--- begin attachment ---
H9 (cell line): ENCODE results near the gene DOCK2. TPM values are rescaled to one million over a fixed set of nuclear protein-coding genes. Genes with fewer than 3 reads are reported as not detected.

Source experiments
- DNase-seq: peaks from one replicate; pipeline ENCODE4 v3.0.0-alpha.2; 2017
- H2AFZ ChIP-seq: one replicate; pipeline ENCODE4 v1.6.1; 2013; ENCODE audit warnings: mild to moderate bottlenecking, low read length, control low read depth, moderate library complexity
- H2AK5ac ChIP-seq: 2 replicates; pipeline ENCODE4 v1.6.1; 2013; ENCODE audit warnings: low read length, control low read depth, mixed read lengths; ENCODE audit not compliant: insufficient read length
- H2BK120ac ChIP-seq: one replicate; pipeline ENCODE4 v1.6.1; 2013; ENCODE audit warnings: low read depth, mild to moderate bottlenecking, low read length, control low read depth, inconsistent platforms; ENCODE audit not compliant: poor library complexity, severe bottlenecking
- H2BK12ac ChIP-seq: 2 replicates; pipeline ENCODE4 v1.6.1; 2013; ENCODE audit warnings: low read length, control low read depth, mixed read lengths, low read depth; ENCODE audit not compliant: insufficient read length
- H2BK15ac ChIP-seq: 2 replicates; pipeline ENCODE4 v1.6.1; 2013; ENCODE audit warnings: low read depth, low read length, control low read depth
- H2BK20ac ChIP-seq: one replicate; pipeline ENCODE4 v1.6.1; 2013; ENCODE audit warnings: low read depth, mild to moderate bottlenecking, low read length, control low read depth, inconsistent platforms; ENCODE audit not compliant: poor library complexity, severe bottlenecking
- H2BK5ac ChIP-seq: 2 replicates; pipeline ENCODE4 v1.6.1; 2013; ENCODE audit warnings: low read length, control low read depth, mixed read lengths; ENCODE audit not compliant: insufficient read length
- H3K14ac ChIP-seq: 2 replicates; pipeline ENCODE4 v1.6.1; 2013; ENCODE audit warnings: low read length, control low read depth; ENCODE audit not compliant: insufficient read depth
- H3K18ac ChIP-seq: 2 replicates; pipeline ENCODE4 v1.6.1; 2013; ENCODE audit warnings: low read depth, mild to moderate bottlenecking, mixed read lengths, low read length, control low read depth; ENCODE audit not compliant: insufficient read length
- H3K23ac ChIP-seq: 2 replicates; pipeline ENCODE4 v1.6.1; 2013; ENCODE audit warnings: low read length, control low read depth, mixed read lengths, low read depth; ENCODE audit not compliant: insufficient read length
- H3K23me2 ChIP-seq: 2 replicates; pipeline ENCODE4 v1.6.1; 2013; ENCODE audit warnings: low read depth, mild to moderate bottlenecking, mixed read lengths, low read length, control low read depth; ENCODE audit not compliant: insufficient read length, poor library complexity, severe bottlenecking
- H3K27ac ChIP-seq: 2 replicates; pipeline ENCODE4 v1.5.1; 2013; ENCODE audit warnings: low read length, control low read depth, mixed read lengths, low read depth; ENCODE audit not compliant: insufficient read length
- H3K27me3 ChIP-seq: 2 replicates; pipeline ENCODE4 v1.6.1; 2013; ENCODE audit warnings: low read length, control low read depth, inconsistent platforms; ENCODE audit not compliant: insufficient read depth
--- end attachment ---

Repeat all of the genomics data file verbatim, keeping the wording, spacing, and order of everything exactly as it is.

H9 (cell line): ENCODE results near the gene DOCK2. TPM values are rescaled to one million over a fixed set of nuclear protein-coding genes. Genes with fewer than 3 reads are reported as not detected.

Source experiments
- DNase-seq: peaks from one replicate; pipeline ENCODE4 v3.0.0-alpha.2; 2017
- H2AFZ ChIP-seq: one replicate; pipeline ENCODE4 v1.6.1; 2013; ENCODE audit warnings: mild to moderate bottlenecking, low read length, control low read depth, moderate library complexity
- H2AK5ac ChIP-seq: 2 replicates; pipeline ENCODE4 v1.6.1; 2013; ENCODE audit warnings: low read length, control low read depth, mixed read lengths; ENCODE audit not compliant: insufficient read length
- H2BK120ac ChIP-seq: one replicate; pipeline ENCODE4 v1.6.1; 2013; ENCODE audit warnings: low read depth, mild to moderate bottlenecking, low read length, control low read depth, inconsistent platforms; ENCODE audit not compliant: poor library complexity, severe bottlenecking
- H2BK12ac ChIP-seq: 2 replicates; pipeline ENCODE4 v1.6.1; 2013; ENCODE audit warnings: low read length, control low read depth, mixed read lengths, low read depth; ENCODE audit not compliant: insufficient read length
- H2BK15ac ChIP-seq: 2 replicates; pipeline ENCODE4 v1.6.1; 2013; ENCODE audit warnings: low read depth, low read length, control low read depth
- H2BK20ac ChIP-seq: one replicate; pipeline ENCODE4 v1.6.1; 2013; ENCODE audit warnings: low read depth, mild to moderate bottlenecking, low read length, control low read depth, inconsistent platforms; ENCODE audit not compliant: poor library complexity, severe bottlenecking
- H2BK5ac ChIP-seq: 2 replicates; pipeline ENCODE4 v1.6.1; 2013; ENCODE audit warnings: low read length, control low read depth, mixed read lengths; ENCODE audit not compliant: insufficient read length
- H3K14ac ChIP-seq: 2 replicates; pipeline ENCODE4 v1.6.1; 2013; ENCODE audit warnings: low read length, control low read depth; ENCODE audit not compliant: insufficient read depth
- H3K18ac ChIP-seq: 2 replicates; pipeline ENCODE4 v1.6.1; 2013; ENCODE audit warnings: low read depth, mild to moderate bottlenecking, mixed read lengths, low read length, control low read depth; ENCODE audit not compliant: insufficient read length
- H3K23ac ChIP-seq: 2 replicates; pipeline ENCODE4 v1.6.1; 2013; ENCODE audit warnings: low read length, control low read depth, mixed read lengths, low read depth; ENCODE audit not compliant: insufficient read length
- H3K23me2 ChIP-seq: 2 replicates; pipeline ENCODE4 v1.6.1; 2013; ENCODE audit warnings: low read depth, mild to moderate bottlenecking, mixed read lengths, low read length, control low read depth; ENCODE audit not compliant: insufficient read length, poor library complexity, severe bottlenecking
- H3K27ac ChIP-seq: 2 replicates; pipeline ENCODE4 v1.5.1; 2013; ENCODE audit warnings: low read length, control low read depth, mixed read lengths, low read depth; ENCODE audit not compliant: insufficient read length
- H3K27me3 ChIP-seq: 2 replicates; pipeline ENCODE4 v1.6.1; 2013; ENCODE audit warnings: low read length, control low read depth, inconsistent platforms; ENCODE audit not compliant: insufficient read depth